Chapter 8: Maintenance, Support, Facilities Management

Chapter objectives

In this chapter we shall:

  • Sketch out the basics on warranties, maintenance and support.
  • Probably make you feel a bit better about your maintenance and support problems by telling you that you are not alone.
  • Provide some thoughts on how to get the most out of your maintenance and support provider, including some considerations on self sufficiency and/or using a third party to manage your IT facility.


Most machines come with warranties (usually one, two or three years) which an be 'on-site' (the supplier will come to you) or 'return to base' (you have to send the machine back to the supplier).  It is always worth checking at the procurement stage the duration and type of warranties you are buying, especially if you are price shopping, as the difference in price between machines can sometimes be attributable to a difference in warranty provision. 

Maintenance and support

Regardless of warranties, most charities use (or wish to use) a third party for the maintenance and support of the structural element of their IT (machines and operating systems).  It is easier to find suppliers if you are a very big charity -  as large engineering and IT facilities management companies are probably going to be interested in the top 50 to 100 charities - or a very small charity, as local high street IT shops (probably the source of your equipment) often provide a good personal service to single site charities. 

For those in between, say charities with 5 to 50 machines and possibly more than one site, it frequently seems to be problem getting a suitably qualified and located support company sufficiently interested.  Perseverance will usually pay off in the end and it is better to keep shopping around than to put up with dreadful service.  If you get dark days you can console yourself by remembering that standards of service in this area of IT are generally pretty low throughout the UK.  In other words you are probably no worse off than most of your peers.

It is important that your maintenance and support contract is clear about service levels, such as call-out lead time (usually four working hours or eight working hours, the latter being significantly cheaper) and which aspects of your computing are covered by the agreement.   Make sure that the supplier is aware of machines that are still under warranty, as this should have an impact on the price of your maintenance contract.  It is also important for you to clarify which aspects are covered by your regular fee and which aspects you will pay for “as-you-go”.  When you do have an element of “pay-as-you-go”, ascertain when the clock starts ticking (e.g. are you paying for travel?) and whether you have to cover travelling expenses.  If you have sites in remote places these aspects can have serious cost implications.  When asking for quotes, ask suppliers to offer you choices of different levels of service and alternative mixes of fixed fee and “pay-as-you-go”, so you can choose an arrangement most suited to your budget and your needs.

If you are able, it helps to have an element of self-sufficiency with regard to support.  That doesn’t mean a screwdriver and soldering iron for the chief executive, but it does mean, for example:

  • Having a spare “standby” machine available and ready, if you are able to do so.  Although this might seem wasteful, it can often be cheaper and more effective to have extended return to base warranties with a standby machine, than to have expensive on-site support contracts with a poor service provider.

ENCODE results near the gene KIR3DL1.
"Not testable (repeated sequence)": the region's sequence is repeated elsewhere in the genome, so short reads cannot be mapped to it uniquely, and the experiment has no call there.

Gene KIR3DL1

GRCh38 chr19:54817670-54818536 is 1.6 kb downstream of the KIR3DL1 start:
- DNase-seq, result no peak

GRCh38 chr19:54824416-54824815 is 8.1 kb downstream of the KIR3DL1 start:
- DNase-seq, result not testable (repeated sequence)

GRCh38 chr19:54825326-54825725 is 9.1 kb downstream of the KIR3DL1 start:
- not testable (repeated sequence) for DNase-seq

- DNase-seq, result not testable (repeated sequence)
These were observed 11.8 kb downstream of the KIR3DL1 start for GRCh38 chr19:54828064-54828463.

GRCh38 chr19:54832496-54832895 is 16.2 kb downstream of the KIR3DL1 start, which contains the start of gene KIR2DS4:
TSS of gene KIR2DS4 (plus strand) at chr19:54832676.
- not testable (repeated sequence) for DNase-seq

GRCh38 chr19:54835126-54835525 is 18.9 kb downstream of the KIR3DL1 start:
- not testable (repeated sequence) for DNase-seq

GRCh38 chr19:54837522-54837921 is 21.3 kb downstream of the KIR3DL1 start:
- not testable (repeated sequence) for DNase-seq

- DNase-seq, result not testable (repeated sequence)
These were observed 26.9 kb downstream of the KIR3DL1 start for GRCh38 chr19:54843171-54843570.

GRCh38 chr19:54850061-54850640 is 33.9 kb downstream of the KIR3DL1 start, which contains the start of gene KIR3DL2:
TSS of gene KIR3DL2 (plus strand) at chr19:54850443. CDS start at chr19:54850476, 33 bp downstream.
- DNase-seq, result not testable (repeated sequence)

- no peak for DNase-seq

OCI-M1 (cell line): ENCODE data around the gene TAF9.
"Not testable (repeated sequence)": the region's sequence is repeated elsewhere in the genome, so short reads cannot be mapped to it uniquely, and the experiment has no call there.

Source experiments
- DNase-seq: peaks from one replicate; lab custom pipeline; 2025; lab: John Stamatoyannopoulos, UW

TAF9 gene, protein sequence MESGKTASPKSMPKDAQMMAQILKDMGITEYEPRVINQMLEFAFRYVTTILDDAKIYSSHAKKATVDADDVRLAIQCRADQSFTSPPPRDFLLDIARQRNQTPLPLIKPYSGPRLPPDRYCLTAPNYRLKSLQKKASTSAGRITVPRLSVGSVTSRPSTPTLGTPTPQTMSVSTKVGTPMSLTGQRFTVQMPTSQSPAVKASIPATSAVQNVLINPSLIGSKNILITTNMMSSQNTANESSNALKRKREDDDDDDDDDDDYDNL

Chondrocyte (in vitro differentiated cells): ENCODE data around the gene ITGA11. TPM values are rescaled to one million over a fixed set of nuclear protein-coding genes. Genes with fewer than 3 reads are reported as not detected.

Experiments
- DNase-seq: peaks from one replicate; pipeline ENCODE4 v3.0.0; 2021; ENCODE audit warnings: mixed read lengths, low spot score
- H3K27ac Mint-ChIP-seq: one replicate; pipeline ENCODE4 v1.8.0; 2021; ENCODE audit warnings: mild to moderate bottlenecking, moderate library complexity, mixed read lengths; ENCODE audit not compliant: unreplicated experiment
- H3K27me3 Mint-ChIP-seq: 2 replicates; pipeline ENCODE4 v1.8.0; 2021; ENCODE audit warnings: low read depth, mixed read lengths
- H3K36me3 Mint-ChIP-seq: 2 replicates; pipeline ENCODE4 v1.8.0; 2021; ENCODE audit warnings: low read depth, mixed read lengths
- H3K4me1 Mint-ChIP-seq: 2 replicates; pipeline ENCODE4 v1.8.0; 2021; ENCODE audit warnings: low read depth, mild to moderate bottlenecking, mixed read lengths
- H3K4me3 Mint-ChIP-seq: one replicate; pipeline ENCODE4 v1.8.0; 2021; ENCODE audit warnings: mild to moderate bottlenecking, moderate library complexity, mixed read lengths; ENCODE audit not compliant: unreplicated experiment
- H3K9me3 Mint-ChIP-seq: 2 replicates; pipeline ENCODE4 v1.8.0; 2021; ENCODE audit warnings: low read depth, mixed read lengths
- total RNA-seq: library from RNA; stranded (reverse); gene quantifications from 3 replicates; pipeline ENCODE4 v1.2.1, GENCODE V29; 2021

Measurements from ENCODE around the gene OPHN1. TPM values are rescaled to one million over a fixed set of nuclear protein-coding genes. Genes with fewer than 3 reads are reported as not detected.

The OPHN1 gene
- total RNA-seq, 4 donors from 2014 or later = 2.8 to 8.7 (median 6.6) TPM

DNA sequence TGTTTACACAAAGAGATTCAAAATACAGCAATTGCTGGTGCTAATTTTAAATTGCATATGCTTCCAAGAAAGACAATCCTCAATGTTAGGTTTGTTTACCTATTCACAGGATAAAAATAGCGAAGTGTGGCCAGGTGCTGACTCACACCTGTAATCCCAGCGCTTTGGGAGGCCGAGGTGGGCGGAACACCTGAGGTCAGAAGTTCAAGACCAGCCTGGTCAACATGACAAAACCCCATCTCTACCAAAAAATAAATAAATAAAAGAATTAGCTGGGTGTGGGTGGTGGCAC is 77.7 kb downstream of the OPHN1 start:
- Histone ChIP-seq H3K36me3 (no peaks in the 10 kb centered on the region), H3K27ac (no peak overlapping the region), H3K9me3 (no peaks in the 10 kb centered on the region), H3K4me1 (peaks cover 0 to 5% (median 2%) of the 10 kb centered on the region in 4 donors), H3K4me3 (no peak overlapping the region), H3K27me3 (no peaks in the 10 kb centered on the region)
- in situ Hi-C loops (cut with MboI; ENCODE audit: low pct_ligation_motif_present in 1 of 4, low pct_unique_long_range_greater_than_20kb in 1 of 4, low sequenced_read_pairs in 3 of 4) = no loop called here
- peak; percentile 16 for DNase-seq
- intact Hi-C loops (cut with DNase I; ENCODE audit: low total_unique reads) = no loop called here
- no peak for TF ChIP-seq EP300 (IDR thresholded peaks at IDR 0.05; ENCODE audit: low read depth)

• Designating one or more members of staff to co-ordinate and gate-keep support issues.
  • If you can manage the budgetary risk, be prepared to have a policy of “chuck and replace” for older equipment, rather than deferring the inevitable cost of replacement, possibly with relatively expensive maintenance.

If your organisation is large enough to have one or more dedicated IT staff, you should consider using a third party to manage the facility comprehensively, for example to provide full support of networks, desktop PCs, operating systems and office applications.  This approach can make sense financially, especially in circumstances where a commercial facilities manager can achieve economies of scale on your behalf.  Although a relatively unusual approach for not-for-profits at the moment, managed IT facilities are increasingly popular for smaller and medium sized enterprises (SMEs).  It is increasingly common for maintenance and support companies to offer wider IT facilities services. 

You should ask potential providers of maintenance and support for their ideas on managing the whole IT facility.  Such ideas can also make your organisation look more attractive to providers, encouraging them to engage in discussions with you whereas otherwise they might not be interested in your organisation.  Even if you decide to choose a traditional maintenance and support contract for the time being, obtaining estimates for a comprehensive managed service can help you to gauge whether or not you are getting reasonable value for money from your current IT support provision.

There is further discussion about outsourcing aspects of your not-for-profit organisation's IT service in the chapter 19.


  • Warranties are a significant part of the cost of equipment, so you should be aware of them and take advantage of them where you can.
  • Most not-for-profit organisations will use a third party for maintenance and support to some extent - few express delight at the service they receive.
  • Try to make the most of a bad job through being sensibly self sufficient and/or considering using a third party provider you like and trust to look after your IT facilities in a comprehensive way.